Here's something curious (or, maybe not). Back in my fundamentalist days – yes, there's Eastern fundamentalism also – I was deeply concerned about my salvation.
I felt just like Woody Allen:
I don't want to achieve immortality through my work. I want to achieve it through not dying.
Yet now that I've evolved to a more open and non-dogmatic form of spirituality, I don't obsess nearly as much over whether I'll live on after I die. Or in what fashion my rebirth will occur, should that be in the cards for me.
So when I was nominally more religious, a true believer in the Radha Soami Satsang Beas (RSSB) branch of Sant Mat, I was seriously worried about what was going to happen to this ego-encapsulated being known as "Brian."
Yet isn't religiosity supposed to make you humble and egoless? I got to thinking about this after reading the July 2007 issue of the Western USA RSSB newsletter:
Sant Mat tells us…We have the opportunity to attain immortality…jivan mukhti, salvation before death.
Well, my first thought was "how can you be saved before you die?" I can see how you could believe you're saved from hellfire, rebirth, or whatever before your physical death.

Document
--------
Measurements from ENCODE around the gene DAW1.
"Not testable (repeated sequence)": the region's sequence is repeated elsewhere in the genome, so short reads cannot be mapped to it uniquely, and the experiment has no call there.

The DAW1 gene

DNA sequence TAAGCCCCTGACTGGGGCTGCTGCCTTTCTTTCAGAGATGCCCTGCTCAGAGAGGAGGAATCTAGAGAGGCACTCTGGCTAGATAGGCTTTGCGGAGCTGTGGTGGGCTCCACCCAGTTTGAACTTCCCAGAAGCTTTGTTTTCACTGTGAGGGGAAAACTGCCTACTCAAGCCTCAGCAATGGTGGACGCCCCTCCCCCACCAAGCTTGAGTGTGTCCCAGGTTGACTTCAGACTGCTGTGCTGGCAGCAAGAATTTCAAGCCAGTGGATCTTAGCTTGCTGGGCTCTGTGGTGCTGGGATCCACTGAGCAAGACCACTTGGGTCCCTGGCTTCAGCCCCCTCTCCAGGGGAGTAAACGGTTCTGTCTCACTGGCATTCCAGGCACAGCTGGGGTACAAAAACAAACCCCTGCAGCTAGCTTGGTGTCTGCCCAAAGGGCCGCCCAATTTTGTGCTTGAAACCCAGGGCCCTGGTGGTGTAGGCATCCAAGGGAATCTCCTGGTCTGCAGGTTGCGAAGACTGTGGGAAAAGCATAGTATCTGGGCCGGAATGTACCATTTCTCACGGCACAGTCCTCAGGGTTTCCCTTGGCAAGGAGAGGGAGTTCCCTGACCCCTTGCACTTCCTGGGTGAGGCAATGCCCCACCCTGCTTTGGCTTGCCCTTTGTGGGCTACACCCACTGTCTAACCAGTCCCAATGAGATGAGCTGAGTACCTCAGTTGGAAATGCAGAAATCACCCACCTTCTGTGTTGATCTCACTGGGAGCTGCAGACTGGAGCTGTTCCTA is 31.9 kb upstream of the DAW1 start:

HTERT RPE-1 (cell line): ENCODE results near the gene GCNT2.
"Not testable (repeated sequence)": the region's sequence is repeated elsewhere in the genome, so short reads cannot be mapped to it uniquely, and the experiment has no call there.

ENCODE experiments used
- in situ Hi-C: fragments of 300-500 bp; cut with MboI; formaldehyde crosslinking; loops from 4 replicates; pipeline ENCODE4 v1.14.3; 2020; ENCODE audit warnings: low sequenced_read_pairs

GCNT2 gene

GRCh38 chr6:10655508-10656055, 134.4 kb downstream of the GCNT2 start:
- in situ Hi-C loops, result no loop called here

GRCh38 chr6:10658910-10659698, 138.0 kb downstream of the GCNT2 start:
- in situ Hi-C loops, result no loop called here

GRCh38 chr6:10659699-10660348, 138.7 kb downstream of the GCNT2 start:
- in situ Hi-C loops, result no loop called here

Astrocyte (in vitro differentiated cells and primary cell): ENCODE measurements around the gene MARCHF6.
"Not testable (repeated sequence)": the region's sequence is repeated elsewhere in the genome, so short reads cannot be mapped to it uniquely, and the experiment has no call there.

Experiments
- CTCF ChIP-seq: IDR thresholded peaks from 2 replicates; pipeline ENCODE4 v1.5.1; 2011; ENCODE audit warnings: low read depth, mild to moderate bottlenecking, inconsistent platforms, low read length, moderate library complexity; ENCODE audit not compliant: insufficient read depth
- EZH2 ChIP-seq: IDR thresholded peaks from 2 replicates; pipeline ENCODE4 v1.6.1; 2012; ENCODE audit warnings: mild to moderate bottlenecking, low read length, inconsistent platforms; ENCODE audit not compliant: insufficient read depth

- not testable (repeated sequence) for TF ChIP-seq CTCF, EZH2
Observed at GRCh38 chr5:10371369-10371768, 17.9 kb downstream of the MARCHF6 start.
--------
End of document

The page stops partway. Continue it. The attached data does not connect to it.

However, until you actually die, that's just a hypothesis. Death is the ultimate spiritual experiment. It separates truth from falsehood cleanly, just like that!
My second thought was, "immortality sounds nice, but if it doesn't happen, that's OK too." As if I had a choice in the matter.
I was struck by how calmly I could accept precious little me being gone forever, imaginatively at least (hold a gun to my head and my reaction might be quite different).
Again, isn't this curious? Religious people fret over whether they're doing everything just right to ensure their personal salvation. This points to a Me-Me-Me mentality.
I know, because I once had it. And knew many others with the same "Thank god I'm saved, while others aren't" mentality.
That seems self-centered to me now. Plus, it doesn't show much faith in the goodness, justice, and harmony of the cosmos.
Another stopped halfway. But the end of it displayed a burst of beauty.
Whichever, it seems to me that flowing along with whatever comes along is the best (and, really, only) course of action.